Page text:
Eighty-seven million patients in the U.S. have had confidential health information breached in 2023 so far, more than double that of last year, according to a report by Atlas VPN, an internet encryption company.
This year is on pace to break the record for individuals affected in breaches. So far in 2023, there have been 480 data breaches reported in the health sector, compared to 373 all of last year.
The largest breach this year was of Nashville, Tenn.-based HCA Healthcare, in which the data of 11 million patients was affected.
Becker's recently connected with healthcare information technology security leaders from across the country, and they shared the most important precautions needed to prevent cybersecurity risks when working with third-party vendors.
Common themes among responses were to use continuous monitoring of systems and limiting data access to as few parties as possible.
"Cybersecurity departments cannot stop the progress of the cloud, managed services or hosting providers that their hospitals are onboarding to deliver patient care or to improve their operations," Adam Hawkins, executive vice president of healthcare and life sciences at IT service management company Cyderes told Becker's."The best way to protect your environment is to limit the level of access these vendors have to your critical systems and have the ability to disable it. … [It] should be a requirement that the cybersecurity department has the authority to revoke or reset this access if issues or concerns arise."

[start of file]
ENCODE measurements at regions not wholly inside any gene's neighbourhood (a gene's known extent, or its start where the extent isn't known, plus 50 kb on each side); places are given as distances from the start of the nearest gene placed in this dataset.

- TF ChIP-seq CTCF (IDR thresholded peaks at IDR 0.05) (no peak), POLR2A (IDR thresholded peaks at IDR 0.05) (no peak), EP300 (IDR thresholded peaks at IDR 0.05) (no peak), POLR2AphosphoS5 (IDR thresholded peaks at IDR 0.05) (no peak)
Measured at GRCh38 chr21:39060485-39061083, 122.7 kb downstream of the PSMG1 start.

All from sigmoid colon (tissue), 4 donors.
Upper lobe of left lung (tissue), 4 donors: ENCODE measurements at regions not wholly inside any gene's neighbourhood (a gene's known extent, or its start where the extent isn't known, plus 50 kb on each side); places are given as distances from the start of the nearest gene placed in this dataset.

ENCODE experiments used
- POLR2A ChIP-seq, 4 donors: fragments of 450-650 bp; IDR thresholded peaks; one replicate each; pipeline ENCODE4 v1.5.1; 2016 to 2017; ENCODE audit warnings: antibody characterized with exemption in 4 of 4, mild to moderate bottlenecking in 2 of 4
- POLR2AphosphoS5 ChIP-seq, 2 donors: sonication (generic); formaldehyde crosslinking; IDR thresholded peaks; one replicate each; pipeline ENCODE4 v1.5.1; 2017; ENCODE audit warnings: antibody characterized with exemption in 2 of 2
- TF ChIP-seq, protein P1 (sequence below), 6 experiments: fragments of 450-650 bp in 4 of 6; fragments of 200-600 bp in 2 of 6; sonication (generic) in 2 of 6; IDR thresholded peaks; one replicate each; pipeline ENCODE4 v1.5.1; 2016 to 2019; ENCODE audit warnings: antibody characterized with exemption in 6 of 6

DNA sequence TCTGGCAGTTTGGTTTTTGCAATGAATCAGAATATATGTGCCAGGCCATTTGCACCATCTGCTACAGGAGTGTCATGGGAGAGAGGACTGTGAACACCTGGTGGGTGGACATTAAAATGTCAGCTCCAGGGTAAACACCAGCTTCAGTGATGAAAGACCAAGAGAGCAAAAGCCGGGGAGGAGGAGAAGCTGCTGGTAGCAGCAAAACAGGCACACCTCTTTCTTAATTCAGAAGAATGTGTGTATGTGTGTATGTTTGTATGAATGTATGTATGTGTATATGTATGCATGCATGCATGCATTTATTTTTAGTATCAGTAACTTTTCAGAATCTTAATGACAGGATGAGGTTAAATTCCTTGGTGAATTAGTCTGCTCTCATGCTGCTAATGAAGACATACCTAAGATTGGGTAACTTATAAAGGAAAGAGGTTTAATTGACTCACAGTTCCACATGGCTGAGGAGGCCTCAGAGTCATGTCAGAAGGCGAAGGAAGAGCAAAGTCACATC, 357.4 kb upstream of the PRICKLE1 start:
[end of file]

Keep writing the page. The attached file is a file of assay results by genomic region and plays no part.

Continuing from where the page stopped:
Others mentioned forming data-related contracts with security as a priority, which can include outlines of each party's responsibilities and specific instructions on how sensitive information should be handled.
"Draft comprehensive contracts outlining cybersecurity expectations, data protection requirements, and incident response procedures," Hassnain Malik, the former director of security compliance of Accolade, told Becker's. Accolade partners with healthcare providers on navigation, advocacy and other services. "Ensure vendors are contractually obligated to maintain strong security practices. In the event of a data breach or a reportable incident, they must notify the hospital and the health system. I would add additional language into the contract to say that the vendor will be responsible for all costs associated with the data breach."
Another option is creating a third-party risk management program to use when vetting vendors, such as conducting a thorough evaluation of a vendor's cybersecurity practices and security audits.
Internet technology leaders also stress the importance of due diligence.
"The crucial step for hospitals and health systems to mitigate increasing cybersecurity risks while engaging with third-party vendors is to take immediate action," Andy Price, vice president, chief information officer and chief information security officer of St. Claire HealthCare in Morehead, Ky., told Becker's. "Many healthcare organizations currently lack a comprehensive approach to third-party risk management, often deferring it to an indefinite future date. Yet this is precisely where potential security breaches are most likely to occur. Therefore, the foremost priority is to initiate the process."